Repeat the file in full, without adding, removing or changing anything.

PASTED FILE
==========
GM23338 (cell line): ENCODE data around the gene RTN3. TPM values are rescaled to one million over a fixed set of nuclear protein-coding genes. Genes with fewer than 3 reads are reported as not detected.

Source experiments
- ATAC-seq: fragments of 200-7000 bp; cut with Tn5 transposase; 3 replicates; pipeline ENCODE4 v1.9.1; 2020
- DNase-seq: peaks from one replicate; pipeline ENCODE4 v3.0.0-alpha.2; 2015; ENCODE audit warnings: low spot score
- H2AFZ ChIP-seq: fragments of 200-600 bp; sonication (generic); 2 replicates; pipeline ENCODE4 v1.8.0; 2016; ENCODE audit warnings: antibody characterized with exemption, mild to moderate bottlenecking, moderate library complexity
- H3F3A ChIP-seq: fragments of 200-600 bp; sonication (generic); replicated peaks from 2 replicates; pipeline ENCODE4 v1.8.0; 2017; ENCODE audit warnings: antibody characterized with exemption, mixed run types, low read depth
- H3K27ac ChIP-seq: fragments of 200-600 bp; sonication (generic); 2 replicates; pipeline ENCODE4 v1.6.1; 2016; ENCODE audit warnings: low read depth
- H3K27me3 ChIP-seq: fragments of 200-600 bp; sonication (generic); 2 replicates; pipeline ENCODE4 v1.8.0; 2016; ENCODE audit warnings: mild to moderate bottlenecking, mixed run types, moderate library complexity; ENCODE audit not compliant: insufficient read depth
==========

GM23338 (cell line): ENCODE data around the gene RTN3. TPM values are rescaled to one million over a fixed set of nuclear protein-coding genes. Genes with fewer than 3 reads are reported as not detected.

Source experiments
- ATAC-seq: fragments of 200-7000 bp; cut with Tn5 transposase; 3 replicates; pipeline ENCODE4 v1.9.1; 2020
- DNase-seq: peaks from one replicate; pipeline ENCODE4 v3.0.0-alpha.2; 2015; ENCODE audit warnings: low spot score
- H2AFZ ChIP-seq: fragments of 200-600 bp; sonication (generic); 2 replicates; pipeline ENCODE4 v1.8.0; 2016; ENCODE audit warnings: antibody characterized with exemption, mild to moderate bottlenecking, moderate library complexity
- H3F3A ChIP-seq: fragments of 200-600 bp; sonication (generic); replicated peaks from 2 replicates; pipeline ENCODE4 v1.8.0; 2017; ENCODE audit warnings: antibody characterized with exemption, mixed run types, low read depth
- H3K27ac ChIP-seq: fragments of 200-600 bp; sonication (generic); 2 replicates; pipeline ENCODE4 v1.6.1; 2016; ENCODE audit warnings: low read depth
- H3K27me3 ChIP-seq: fragments of 200-600 bp; sonication (generic); 2 replicates; pipeline ENCODE4 v1.8.0; 2016; ENCODE audit warnings: mild to moderate bottlenecking, mixed run types, moderate library complexity; ENCODE audit not compliant: insufficient read depth